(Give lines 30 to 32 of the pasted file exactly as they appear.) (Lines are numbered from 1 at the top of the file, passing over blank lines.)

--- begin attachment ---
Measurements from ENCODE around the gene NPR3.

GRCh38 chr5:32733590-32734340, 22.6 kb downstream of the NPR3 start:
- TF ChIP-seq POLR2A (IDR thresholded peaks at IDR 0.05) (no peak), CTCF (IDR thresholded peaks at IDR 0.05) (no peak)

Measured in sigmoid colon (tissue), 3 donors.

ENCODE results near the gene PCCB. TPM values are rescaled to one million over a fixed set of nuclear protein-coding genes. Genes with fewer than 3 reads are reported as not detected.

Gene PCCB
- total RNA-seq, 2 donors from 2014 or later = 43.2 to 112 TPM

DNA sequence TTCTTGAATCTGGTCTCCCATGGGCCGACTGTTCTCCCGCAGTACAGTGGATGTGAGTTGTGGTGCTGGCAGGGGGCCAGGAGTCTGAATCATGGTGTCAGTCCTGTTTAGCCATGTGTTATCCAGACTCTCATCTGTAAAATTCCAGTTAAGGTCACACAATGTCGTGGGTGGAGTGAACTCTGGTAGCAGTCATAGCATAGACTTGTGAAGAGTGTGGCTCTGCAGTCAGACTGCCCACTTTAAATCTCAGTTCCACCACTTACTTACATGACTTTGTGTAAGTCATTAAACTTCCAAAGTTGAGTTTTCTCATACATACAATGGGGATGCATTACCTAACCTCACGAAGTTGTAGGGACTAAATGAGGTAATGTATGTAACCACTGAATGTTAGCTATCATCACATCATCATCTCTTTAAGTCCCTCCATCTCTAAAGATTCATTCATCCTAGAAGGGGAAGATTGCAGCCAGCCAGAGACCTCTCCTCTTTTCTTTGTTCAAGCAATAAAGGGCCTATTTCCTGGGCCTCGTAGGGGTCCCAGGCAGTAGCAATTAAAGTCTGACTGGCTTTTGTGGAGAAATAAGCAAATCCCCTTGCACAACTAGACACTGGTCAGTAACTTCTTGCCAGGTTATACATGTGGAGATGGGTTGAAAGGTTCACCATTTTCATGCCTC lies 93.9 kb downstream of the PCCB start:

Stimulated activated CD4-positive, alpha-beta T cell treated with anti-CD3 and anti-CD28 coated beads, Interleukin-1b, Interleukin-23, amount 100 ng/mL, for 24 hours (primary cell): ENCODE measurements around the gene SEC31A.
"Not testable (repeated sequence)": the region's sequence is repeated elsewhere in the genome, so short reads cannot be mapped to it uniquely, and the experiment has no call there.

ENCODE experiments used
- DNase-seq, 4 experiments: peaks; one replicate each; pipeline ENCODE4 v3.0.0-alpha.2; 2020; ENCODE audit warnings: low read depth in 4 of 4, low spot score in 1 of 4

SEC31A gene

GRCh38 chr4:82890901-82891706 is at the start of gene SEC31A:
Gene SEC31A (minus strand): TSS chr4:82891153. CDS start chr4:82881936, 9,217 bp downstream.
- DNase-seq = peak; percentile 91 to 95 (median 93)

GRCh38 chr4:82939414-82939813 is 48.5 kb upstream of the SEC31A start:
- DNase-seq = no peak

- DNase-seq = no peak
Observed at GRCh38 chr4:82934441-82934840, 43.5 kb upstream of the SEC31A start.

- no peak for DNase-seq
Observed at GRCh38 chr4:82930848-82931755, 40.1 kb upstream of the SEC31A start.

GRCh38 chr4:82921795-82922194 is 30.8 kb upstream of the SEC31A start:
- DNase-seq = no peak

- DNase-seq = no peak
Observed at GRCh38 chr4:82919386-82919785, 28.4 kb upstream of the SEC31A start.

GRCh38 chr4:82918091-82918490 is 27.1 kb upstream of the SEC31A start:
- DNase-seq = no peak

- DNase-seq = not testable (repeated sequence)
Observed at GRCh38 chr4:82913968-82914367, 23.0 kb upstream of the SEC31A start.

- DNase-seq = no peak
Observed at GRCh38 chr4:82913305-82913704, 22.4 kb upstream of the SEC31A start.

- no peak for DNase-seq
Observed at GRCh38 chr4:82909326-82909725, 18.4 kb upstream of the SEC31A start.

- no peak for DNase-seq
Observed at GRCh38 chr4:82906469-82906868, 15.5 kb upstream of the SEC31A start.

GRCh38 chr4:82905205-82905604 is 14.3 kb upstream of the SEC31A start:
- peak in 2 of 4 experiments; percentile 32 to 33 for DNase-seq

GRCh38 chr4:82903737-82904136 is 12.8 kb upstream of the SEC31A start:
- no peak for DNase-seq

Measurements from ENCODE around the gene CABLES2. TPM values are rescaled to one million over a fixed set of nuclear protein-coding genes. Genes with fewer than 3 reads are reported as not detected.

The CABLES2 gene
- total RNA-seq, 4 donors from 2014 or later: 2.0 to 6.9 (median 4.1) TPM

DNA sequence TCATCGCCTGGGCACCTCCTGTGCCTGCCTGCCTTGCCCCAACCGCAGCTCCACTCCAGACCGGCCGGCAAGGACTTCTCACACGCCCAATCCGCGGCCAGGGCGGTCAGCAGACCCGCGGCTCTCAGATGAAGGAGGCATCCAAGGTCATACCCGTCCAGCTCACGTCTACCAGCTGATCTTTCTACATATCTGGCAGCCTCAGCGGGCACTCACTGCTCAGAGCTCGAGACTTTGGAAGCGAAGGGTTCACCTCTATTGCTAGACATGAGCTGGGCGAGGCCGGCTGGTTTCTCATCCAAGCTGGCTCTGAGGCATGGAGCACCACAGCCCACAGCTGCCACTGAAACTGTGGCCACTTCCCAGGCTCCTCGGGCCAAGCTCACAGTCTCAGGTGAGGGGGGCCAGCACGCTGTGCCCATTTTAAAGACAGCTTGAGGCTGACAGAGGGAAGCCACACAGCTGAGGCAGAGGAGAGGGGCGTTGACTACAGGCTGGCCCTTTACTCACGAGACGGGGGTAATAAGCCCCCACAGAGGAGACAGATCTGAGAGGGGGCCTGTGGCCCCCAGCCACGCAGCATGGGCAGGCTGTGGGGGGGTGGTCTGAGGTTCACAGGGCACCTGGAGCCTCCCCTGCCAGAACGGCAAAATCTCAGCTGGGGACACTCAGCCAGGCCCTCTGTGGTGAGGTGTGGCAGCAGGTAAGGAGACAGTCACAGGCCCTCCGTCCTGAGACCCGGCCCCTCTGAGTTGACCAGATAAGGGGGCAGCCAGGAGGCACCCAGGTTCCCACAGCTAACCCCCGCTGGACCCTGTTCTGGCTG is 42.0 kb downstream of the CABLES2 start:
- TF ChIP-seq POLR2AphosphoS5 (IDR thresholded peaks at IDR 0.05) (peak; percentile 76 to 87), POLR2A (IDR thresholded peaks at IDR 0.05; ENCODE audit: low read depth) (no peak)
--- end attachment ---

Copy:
Observed at GRCh38 chr4:82913968-82914367, 23.0 kb upstream of the SEC31A start.

- DNase-seq = no peak
Observed at GRCh38 chr4:82913305-82913704, 22.4 kb upstream of the SEC31A start.